Update (Jan. 21, 3:12p.m.)
Last November, sophomore Michael Kiaunis decided he wanted to make a game show for college students. His vision was Campus Clash, a Family Feud-style game show where Emerson organizations compete against each other in the hopes of winning $300 toward a specific purchase or event.
A few weeks later, he brought his project to sophomore Kelli DiTomasso, whom he met during a networking exercise in their Writing for Television class. In need of a third executive producer, they approached junior Nicholas Dell'Omo, a technical support specialist in the TV studio. Together, the three of them successfully pitched the show to Emerson Independent Video.
When selling their idea, the three visual and media arts majors said they highlighted the collaborative quality of their show. As production students, they hope to use Campus Clash to open up Emerson’s television studios to the school’s greater population.
“A lot of other students on campus really have no idea what goes on there,” DiTomasso said. “We thought it would be really cool to bring in people from other majors and let them experience the world of TV the way we experience it.”
Although Campus Clash is not the first game show to grace Emerson’s airwaves, Kiaunis said that, unlike its predecessors, it will prioritize the participants over the production.
“We want to focus on the actual game show part with the orgs and getting everyone involved,” Kiaunis said. “We’re aiming it towards the smaller student government association orgs, like a cappella groups and theater groups, that don’t necessarily have big budgets like a group like EIV.”
Kiaunis said he is reluctant to compare the show to Family Feud. Although there are obvious similarities, Campus Clash is unique in its own right. For one, he said, the participants are student government association recognized organizations, not families.
“All of our questions are geared towards college students, and we changed the entire end game,” Kiaunis said.
By “end game,” Kiaunis is referring to Campus Clash’s “hot seat” round, where the episode’s winning team answers fact-based questions about Boston and Emerson. The score from this round will be compared to those of the winning teams from other episodes. The two organizations with the most points will then return for the season finale, where a purchase worth up to $300 will be up for grabs. The prize will be cosponsored by EIV in the purchasing process.
Campus Clash will be recorded in front of a live studio audience, which Dell’Omo said he hopes draws in fans and organization members. The show currently has no air date but is set to premiere simultaneously on the Emerson Channel and the EIV YouTube channel.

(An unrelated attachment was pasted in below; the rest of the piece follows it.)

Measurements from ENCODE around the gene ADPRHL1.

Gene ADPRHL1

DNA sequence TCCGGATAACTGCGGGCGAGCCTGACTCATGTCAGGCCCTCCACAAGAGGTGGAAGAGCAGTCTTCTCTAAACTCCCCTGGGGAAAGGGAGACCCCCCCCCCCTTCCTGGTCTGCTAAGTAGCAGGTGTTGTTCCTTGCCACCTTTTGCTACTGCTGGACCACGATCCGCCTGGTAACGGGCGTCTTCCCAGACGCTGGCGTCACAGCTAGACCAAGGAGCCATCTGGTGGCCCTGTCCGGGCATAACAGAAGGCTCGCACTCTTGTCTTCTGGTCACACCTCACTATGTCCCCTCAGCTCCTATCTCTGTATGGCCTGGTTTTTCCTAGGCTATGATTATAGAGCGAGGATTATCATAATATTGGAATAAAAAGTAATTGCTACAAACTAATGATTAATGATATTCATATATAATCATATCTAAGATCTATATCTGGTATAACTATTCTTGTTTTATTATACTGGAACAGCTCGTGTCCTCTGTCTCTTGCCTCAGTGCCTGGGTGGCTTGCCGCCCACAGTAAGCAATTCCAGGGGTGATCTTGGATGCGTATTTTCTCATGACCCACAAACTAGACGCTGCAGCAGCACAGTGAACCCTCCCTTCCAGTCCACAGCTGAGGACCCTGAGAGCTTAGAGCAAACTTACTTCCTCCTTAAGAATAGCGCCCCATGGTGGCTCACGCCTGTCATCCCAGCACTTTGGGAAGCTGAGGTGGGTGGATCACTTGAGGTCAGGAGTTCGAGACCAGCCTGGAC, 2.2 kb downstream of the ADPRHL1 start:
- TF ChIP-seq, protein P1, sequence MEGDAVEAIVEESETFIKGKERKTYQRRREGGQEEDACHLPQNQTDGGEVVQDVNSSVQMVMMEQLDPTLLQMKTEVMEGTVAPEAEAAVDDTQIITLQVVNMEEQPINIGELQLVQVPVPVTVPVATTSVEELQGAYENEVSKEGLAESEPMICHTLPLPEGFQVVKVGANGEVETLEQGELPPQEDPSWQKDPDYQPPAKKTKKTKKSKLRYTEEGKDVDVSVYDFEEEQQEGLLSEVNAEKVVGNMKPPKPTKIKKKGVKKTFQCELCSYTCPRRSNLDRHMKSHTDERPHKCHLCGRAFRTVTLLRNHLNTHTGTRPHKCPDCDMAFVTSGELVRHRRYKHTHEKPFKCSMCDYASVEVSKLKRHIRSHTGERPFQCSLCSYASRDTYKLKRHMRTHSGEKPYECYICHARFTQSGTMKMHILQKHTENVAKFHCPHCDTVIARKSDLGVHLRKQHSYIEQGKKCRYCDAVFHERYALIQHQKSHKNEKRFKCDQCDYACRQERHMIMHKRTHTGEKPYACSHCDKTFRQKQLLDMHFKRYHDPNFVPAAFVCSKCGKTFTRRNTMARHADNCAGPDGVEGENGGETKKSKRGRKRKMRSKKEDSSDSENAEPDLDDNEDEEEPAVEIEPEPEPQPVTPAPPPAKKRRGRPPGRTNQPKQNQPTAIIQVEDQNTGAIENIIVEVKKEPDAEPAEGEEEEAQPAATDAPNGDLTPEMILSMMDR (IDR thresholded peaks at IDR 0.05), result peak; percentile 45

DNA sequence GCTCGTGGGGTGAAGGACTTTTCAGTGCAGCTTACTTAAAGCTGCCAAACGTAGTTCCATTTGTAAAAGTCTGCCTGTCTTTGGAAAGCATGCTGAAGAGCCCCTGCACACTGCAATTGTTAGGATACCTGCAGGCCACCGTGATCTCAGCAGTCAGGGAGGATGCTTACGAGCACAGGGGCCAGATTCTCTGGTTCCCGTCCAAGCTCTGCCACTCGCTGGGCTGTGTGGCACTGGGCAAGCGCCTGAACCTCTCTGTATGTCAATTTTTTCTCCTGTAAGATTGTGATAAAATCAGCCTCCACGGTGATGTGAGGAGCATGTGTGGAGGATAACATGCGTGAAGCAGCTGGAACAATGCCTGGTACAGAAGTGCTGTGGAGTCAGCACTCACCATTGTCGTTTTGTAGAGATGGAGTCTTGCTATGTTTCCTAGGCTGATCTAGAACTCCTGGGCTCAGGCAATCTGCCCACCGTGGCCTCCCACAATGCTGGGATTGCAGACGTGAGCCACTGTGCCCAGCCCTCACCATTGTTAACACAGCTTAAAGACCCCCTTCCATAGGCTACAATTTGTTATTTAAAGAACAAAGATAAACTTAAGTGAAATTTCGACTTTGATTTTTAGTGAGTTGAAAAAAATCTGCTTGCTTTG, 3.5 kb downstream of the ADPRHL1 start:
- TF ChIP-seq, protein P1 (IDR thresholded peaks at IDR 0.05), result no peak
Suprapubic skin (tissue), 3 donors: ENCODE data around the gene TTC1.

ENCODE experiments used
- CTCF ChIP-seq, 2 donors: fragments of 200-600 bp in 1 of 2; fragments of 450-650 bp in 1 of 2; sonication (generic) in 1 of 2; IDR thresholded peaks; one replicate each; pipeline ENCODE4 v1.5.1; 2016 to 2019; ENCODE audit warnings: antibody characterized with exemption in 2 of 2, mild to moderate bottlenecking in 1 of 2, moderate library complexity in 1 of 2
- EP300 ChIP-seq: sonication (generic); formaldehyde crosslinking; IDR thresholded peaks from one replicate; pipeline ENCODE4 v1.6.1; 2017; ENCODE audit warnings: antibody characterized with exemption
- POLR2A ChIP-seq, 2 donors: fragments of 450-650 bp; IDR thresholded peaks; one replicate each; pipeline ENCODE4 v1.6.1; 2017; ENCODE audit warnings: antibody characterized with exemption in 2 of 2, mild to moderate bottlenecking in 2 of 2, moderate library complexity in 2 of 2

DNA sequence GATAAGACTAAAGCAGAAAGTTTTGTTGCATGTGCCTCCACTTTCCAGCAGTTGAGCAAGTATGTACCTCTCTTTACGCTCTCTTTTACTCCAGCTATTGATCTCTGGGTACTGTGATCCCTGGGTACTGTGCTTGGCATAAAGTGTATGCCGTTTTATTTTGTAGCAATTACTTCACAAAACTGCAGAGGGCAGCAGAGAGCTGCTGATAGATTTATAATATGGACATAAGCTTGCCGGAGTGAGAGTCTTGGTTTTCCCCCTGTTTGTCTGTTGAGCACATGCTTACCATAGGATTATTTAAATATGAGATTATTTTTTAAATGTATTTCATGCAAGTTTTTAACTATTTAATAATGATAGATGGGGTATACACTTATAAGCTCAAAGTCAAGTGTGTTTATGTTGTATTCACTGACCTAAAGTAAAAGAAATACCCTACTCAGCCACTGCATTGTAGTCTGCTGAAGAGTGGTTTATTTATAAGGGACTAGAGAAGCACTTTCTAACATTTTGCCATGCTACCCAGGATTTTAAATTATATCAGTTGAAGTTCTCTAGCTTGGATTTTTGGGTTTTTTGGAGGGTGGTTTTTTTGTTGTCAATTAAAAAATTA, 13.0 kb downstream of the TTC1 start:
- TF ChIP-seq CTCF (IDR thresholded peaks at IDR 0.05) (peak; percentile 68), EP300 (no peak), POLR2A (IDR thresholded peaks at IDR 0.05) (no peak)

The three executive producers held auditions for the Campus Clash host on Wednesday and Thursday. DiTomasso said they are searching for someone who is energetic and witty.
“We would really like to have someone who can play off of people well and react quickly because the majority of the show is not scripted,” she said. “The host is going to have to think on their feet.”
Dell’Omo, DiTomasso, and Kiaunis will meet with the host and participants to make sure the show is appropriate for audiences. But Kiaunis said that it’s important that Campus Clash doesn’t play it too safe.
“It is aimed at college-aged students, so there are certain inappropriate topics that sometimes are covered,” Kiaunis said. “Like one of our questions is, ‘Name another term for marijuana.’”
Dell'Omo, the technical executive producer for Campus Clash, will make sure that every practical aspect of the show is feasible and carried out successfully. According to DiTomasso, Dell’Omo’s work on making the buzzer system trigger lighting changes and sound effects set it apart from other shows.
As Campus Clash’s creative executive producer, DiTomasso is responsible for creating segments that will introduce and promote each organization at the beginning of each episode. Kiaunis, the shows logistic executive producer, said he would like for Campus Clash to have four 20 minute episodes, but the number will depend on studio availability.
“We’re aiming for each episode to have two similar orgs compete against each other because most of those people know each other,” he said. “So we could have an episode with a cappella troupes and an episode with two comedy troupes.”
Kiaunis said that he would like to do another season if the first is successful. Once the show is off the ground, they would be able to spend more of the budget on better prizes.
“It was a long process of creating a show from the ground up: getting graphics, designing a set, getting a lighting plot,” Kiaunis said. “So, hopefully, our show’s wonderful.”
DiTomasso said the spontaneity of the show will create a fun atmosphere.
“It really allows for a lot of hilarity in different answers,” DiTomasso said. “For a lot of other game shows, there is one set question and you either get it right or wrong. You have no idea what Emerson students are going to say. It’s going to be really interesting to see how that all plays out on TV.”
Correction, Jan. 21: A previous version of this article implied that the award for Campus Clash will be $300 in cash, not $300 toward a specific program or event. According to the Student Government Association's Treasury Handbook, student organizations are not permitted to grant cash prizes.